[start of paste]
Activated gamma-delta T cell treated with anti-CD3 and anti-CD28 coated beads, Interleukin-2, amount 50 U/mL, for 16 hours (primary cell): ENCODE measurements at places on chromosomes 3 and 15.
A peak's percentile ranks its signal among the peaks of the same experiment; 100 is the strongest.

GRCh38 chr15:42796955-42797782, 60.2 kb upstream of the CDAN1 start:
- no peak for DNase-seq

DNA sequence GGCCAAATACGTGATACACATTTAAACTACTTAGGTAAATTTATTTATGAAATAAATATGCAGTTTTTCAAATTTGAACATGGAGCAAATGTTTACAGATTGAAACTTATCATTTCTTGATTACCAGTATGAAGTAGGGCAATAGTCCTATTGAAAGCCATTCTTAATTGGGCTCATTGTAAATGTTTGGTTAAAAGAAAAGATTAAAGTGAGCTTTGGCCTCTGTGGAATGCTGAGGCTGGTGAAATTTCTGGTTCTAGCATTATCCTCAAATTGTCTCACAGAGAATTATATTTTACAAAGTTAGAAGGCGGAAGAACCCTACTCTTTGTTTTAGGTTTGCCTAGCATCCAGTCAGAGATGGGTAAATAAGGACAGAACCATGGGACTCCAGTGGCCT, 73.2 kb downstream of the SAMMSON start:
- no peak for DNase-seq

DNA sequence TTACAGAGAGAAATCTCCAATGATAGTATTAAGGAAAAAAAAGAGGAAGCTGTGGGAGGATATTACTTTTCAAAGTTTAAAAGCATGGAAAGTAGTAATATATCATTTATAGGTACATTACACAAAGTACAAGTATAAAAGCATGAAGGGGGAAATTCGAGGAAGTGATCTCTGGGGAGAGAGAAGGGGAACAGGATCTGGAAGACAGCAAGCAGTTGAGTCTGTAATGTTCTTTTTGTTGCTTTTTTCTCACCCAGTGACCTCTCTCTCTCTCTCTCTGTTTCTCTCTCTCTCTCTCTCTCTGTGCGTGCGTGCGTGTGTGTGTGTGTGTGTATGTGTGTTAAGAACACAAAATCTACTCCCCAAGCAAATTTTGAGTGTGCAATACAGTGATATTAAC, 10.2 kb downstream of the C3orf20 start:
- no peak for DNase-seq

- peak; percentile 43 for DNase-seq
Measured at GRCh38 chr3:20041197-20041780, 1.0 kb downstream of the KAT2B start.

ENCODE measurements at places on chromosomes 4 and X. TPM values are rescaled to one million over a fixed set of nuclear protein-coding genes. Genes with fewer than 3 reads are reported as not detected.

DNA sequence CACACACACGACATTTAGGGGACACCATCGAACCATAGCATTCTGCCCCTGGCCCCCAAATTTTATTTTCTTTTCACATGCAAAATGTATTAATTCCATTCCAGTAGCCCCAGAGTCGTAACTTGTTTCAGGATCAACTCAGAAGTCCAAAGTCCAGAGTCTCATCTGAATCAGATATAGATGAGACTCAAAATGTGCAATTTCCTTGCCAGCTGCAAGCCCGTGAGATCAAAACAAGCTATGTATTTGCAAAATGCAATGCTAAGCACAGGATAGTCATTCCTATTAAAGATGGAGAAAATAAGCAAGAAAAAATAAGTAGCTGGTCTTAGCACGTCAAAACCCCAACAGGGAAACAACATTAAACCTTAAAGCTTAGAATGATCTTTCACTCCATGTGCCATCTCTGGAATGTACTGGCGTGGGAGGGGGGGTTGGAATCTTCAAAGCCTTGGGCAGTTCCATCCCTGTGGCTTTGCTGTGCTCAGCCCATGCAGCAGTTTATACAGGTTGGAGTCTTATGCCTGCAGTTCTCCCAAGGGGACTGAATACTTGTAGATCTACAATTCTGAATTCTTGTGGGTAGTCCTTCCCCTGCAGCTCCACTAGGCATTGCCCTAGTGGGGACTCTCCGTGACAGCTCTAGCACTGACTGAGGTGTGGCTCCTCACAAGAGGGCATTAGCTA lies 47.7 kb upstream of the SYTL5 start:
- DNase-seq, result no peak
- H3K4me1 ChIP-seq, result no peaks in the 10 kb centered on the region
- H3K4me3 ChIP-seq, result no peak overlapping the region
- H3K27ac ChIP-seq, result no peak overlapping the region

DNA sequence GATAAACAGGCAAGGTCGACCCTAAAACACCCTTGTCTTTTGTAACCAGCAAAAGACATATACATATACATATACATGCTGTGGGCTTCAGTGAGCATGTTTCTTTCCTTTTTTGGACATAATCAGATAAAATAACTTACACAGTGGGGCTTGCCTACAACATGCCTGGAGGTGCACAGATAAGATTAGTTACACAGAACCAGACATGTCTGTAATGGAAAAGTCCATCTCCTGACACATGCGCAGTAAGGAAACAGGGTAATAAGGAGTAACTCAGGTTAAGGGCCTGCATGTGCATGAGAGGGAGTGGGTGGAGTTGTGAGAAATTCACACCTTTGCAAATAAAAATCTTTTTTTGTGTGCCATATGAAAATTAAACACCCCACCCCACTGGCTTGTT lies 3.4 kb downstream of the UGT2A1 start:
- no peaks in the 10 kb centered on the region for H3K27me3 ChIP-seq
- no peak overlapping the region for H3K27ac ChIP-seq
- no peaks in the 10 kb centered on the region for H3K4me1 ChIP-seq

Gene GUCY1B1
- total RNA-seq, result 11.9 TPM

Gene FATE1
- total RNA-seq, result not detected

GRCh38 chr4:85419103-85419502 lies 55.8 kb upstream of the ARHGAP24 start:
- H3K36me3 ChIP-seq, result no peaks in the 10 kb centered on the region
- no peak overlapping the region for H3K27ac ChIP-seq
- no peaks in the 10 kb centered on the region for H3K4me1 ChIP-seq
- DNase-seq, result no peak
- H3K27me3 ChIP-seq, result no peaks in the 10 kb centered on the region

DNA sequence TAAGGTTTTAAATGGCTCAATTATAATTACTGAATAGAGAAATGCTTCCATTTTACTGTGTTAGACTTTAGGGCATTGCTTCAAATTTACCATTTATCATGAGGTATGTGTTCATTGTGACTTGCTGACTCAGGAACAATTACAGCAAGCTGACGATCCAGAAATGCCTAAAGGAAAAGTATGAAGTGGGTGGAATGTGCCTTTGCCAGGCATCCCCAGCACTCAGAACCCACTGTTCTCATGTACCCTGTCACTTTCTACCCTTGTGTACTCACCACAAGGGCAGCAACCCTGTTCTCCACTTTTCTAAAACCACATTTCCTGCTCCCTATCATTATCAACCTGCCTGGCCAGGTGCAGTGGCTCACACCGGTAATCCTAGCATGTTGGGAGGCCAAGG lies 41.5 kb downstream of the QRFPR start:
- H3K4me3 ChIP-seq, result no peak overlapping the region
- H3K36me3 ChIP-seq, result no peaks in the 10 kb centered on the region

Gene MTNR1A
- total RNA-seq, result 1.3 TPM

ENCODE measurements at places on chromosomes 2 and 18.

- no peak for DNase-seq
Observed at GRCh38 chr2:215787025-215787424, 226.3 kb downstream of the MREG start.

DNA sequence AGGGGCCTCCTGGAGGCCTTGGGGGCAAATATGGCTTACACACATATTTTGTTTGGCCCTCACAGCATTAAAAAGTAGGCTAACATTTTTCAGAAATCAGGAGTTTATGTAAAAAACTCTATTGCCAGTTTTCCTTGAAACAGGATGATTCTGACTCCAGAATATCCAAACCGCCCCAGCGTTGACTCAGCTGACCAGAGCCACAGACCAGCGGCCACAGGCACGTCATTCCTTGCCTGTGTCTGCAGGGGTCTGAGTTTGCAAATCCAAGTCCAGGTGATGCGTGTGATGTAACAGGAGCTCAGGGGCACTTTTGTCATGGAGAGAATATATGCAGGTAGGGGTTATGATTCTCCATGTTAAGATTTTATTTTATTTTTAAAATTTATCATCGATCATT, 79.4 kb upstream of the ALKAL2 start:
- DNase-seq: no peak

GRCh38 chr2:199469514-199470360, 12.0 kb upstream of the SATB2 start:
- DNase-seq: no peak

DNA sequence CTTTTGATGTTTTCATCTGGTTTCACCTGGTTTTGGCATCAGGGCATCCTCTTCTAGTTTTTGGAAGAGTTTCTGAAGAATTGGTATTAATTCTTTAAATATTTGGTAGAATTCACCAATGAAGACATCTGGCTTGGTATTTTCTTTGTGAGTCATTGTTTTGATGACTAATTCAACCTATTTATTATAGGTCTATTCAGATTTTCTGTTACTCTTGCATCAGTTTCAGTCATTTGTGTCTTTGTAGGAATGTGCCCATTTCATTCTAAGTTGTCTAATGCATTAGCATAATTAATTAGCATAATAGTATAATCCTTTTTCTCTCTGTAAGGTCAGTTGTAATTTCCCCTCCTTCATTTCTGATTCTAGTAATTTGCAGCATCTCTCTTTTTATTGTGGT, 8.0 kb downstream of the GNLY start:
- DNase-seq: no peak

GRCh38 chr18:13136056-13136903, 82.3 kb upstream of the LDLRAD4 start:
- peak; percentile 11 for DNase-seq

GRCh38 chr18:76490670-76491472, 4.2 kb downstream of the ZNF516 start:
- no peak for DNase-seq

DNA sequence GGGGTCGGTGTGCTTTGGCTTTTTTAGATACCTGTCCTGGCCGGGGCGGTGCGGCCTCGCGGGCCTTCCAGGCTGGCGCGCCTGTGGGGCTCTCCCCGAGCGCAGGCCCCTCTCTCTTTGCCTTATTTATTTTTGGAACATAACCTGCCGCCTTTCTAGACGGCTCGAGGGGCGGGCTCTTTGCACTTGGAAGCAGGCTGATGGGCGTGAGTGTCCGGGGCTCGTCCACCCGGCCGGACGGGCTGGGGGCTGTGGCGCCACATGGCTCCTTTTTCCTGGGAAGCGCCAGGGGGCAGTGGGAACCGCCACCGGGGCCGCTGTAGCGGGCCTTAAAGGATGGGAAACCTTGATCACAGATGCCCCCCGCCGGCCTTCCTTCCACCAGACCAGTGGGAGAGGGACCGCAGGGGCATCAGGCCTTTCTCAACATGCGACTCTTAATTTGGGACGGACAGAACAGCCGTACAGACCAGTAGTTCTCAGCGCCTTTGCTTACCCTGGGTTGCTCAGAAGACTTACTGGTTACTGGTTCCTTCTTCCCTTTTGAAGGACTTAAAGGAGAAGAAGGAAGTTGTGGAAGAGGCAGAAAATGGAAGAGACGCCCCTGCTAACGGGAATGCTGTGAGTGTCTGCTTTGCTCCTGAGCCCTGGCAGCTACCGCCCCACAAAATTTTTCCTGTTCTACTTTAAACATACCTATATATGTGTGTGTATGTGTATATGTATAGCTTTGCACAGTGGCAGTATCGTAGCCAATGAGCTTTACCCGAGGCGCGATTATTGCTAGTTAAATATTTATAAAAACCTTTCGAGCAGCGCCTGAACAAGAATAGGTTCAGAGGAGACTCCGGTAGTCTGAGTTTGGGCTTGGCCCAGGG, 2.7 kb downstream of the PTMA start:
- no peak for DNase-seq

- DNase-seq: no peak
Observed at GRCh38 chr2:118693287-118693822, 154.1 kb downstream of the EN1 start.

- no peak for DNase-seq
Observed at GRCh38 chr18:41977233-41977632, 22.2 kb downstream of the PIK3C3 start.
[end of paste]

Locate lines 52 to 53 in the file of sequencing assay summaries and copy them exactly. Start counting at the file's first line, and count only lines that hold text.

Observed at GRCh38 chr2:118693287-118693822, 154.1 kb downstream of the EN1 start.

- no peak for DNase-seq